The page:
There is nothing that [ 105 ] would be more desirable, than to discover some method of covering the roofs of farm–houses, so as to render them cheap and comfortable. A slate roof is too expensive in many parts of the country, from the difficulty of getting either the timber, or the slate. Tile roofs do not last, and common thatching is of very short duration, is more liable to the danger of fire, affords shelter and encouragement to vermin, and is very apt to be destroyed by violent winds. But there is a mode of thatching with straw and mortar, introduced into the neighbourhood of Kilmarnock, about 22 years ago, in consequence of a receipt given by the late Mr Macdowal of Garthland, which is, in many respects, preferable to every other, for the northern parts of the island. The thatching is carried on in the usual manner; only mortar, very well prepared, and mixed with cut straw, is thinly spread over the strata of thatch, with a large trowel made for the purpose. One expert thatcher will require two men to serve him with straw, one to prepare the mortar, and a fourth to carry it up. If the work is properly done, it will make a covering which will last 40 or 50 years; and, when it begins to fail, it can easily be repaired. Sometimes clay is used instead of mortar, and answers nearly as well. As it makes a most excellent roof, the timbers ought to be good, and the spars straight, and neatly put on, that there may be no heights and hollows in it. Such a roof will stand in the most exposed situation, against the most violent winds; gives no shelter to vermin; is not near so much in danger of fire; and though a little more expensive at first than the common thatch, yet does much more than compensate for that circumstance, by its being so extremely durable.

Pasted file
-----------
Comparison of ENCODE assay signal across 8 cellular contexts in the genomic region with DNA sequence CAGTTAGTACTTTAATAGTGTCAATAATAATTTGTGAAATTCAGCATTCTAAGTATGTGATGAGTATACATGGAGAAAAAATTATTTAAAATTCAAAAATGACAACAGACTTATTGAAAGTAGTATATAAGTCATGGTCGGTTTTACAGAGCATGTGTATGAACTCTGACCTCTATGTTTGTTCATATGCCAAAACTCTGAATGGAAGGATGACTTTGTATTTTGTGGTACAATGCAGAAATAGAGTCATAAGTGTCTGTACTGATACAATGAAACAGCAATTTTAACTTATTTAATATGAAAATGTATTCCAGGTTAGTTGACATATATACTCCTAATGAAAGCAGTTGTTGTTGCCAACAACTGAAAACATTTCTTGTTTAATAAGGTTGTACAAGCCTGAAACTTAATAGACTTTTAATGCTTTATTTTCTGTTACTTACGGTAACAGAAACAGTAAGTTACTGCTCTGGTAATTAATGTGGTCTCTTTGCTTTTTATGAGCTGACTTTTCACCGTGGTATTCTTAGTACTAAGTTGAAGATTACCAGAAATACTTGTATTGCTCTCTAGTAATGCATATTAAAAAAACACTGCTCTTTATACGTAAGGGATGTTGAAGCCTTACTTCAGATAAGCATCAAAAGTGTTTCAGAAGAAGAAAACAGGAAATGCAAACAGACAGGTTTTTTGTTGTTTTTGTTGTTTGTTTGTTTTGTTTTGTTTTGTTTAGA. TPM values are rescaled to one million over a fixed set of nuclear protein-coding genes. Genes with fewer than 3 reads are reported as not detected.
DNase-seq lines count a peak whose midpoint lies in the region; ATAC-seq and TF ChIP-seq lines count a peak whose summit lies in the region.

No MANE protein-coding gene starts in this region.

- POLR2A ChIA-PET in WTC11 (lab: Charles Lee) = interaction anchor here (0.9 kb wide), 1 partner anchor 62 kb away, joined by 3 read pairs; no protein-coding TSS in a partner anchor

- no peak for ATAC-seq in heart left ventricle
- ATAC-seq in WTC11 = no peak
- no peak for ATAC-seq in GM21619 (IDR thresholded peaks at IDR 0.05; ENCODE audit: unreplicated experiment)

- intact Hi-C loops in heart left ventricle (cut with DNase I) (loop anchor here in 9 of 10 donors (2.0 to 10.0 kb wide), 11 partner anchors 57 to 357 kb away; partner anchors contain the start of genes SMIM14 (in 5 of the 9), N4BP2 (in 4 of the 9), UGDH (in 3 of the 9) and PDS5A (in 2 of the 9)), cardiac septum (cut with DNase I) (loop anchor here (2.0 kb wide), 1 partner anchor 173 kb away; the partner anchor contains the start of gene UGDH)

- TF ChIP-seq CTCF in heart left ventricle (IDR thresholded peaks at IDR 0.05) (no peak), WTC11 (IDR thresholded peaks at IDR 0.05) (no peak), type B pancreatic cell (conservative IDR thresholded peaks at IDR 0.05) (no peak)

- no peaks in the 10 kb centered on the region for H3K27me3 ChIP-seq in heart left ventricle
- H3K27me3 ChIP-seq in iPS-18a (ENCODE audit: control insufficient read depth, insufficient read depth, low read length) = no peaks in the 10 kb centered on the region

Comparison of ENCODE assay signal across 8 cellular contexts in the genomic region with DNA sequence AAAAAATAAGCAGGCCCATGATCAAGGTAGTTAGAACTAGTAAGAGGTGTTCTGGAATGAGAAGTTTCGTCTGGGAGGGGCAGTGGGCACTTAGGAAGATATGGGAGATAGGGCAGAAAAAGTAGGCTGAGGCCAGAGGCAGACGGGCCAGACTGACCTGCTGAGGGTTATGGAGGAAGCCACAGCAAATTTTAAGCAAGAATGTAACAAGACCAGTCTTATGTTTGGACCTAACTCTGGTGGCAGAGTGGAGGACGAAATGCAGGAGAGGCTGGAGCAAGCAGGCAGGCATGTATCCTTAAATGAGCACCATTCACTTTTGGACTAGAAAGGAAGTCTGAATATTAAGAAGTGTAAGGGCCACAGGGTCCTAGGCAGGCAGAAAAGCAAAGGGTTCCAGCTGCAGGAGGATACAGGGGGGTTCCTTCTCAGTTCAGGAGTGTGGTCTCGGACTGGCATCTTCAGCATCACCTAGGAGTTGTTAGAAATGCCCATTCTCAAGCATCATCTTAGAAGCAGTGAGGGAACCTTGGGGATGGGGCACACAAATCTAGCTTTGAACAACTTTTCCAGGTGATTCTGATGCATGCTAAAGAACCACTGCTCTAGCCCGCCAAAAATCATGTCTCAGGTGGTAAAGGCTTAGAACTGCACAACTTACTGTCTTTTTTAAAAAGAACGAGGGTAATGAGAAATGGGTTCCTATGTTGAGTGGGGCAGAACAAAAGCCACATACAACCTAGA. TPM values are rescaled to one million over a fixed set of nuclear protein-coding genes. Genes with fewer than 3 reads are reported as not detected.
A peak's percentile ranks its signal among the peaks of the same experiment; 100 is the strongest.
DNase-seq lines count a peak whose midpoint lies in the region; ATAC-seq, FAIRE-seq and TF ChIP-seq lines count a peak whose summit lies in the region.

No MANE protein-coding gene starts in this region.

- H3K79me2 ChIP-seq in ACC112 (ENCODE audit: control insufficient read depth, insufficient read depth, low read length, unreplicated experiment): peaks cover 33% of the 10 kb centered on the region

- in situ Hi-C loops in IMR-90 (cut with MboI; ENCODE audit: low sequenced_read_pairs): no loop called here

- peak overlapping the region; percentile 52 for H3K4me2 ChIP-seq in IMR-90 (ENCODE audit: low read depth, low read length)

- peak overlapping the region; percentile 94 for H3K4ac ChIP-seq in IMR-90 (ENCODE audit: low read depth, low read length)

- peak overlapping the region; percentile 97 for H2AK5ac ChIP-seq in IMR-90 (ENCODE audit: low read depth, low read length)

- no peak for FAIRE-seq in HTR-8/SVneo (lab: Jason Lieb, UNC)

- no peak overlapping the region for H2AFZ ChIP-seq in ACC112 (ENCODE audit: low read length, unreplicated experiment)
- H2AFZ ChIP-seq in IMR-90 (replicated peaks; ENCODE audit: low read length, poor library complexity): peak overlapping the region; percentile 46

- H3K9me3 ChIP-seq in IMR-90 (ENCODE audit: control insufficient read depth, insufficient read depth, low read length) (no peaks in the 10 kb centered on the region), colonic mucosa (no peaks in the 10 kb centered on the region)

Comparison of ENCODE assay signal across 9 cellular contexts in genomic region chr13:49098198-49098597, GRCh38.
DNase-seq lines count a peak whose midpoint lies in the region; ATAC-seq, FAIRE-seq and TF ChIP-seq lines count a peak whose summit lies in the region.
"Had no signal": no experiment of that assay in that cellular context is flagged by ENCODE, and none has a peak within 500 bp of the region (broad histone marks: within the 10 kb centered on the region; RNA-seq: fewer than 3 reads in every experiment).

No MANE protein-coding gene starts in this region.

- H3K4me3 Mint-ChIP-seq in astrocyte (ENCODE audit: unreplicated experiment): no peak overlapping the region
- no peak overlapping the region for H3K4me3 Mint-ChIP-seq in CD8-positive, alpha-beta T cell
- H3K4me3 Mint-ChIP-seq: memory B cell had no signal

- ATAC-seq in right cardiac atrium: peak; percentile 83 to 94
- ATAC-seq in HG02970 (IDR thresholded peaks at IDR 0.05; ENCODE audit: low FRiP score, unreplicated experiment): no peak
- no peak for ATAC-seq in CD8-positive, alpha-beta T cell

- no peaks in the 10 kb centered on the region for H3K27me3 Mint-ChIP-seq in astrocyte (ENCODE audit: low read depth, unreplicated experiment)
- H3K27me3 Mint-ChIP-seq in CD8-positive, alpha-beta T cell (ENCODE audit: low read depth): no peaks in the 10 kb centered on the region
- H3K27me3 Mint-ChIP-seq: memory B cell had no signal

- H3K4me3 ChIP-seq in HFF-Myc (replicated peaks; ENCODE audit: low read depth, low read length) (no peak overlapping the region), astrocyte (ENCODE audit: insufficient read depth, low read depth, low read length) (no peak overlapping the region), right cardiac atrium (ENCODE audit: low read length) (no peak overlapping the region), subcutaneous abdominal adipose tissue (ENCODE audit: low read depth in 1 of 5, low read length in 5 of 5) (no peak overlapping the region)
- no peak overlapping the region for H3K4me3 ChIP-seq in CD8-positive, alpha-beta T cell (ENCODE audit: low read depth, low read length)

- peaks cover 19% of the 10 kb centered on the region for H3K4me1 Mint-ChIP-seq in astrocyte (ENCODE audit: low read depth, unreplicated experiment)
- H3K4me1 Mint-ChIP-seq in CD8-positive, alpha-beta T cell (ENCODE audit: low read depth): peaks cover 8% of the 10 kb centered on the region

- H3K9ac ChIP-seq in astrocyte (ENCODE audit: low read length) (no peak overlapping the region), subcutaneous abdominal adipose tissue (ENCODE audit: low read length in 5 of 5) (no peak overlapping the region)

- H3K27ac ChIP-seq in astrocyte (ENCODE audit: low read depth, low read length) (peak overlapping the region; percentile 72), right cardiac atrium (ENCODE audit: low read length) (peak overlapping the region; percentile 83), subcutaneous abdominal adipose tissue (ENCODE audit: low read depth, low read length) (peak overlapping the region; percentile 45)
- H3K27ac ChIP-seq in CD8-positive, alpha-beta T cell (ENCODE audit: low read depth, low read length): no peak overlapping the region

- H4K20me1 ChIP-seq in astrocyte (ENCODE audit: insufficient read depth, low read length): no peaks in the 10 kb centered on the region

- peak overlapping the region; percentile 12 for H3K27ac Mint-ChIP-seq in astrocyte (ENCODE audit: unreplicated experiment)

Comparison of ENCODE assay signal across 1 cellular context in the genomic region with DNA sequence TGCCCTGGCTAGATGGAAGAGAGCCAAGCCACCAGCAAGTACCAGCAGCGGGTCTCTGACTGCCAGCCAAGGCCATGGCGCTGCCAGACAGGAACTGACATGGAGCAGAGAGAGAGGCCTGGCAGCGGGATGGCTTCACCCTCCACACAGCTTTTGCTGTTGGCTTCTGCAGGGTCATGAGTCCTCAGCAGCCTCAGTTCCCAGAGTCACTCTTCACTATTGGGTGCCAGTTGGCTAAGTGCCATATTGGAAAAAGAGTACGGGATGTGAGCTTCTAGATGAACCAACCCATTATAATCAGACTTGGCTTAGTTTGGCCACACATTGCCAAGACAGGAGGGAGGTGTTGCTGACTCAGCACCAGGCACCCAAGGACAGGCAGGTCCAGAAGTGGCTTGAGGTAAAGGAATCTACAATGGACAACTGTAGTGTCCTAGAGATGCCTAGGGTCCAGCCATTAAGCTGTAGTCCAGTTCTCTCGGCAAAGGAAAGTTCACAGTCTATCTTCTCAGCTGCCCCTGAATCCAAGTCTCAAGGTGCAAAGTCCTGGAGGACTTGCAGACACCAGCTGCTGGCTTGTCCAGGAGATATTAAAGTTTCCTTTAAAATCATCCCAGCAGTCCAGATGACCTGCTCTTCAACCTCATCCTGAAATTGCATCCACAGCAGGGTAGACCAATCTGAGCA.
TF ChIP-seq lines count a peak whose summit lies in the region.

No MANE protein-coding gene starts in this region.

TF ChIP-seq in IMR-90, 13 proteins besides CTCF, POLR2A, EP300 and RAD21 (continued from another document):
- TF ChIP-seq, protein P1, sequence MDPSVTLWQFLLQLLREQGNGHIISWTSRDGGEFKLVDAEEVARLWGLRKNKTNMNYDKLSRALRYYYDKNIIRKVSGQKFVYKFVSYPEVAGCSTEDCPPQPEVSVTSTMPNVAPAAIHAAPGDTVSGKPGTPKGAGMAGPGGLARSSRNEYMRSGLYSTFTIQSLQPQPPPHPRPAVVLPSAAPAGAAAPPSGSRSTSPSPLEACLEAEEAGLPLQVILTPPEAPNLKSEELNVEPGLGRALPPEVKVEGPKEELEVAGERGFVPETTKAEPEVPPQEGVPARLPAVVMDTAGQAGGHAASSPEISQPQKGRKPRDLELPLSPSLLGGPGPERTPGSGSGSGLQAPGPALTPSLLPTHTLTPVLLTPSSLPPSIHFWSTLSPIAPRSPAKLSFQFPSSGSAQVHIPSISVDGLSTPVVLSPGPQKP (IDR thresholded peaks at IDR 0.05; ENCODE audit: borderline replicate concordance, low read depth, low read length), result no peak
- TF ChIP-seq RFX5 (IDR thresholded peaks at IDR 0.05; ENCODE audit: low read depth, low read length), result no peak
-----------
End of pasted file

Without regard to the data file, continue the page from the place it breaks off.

Timber is very scarce in this part of the country, except about gentlemens houses. It is commonly reckoned not to be for the interest of the proprietor to plant forest [ 106 ] timber, where land can be let for 18s or 20s per acre. But though this may be the case with respect to the planting of large fields of arable ground, yet hedge–rows, or belts of planting, are well worth their room, from the shelter that they afford; and there are in every farm, even in the best cultivated grounds, many spots which the plow cannot reach, which, with a little attention and expence, might be planted, to the great ornament of the country, and to the great advantage of all concerned. Wherever such spots are to be found, they ought to be inclosed and planted by the proprietors, and the care of them intrusted to the tenant, who should be allowed to deduct yearly from his rent, (if the trees are properly taken care of) a certain sum according to the extent of the ground planted, and the rent paid for the farm. Besides, he ought to be permitted to make all such farm utensils as he needed, from these spots; only taking care to replace them when cut down, if they were not of a sort that sprouted again from the root. This would prove a very important acquisition to the tenant; and, besides the benefit the ground would derive from the additional shelter, the proprietor would in time be more than compensated, by the timber that would remain on his estate after all the demands of the farmer had been answered.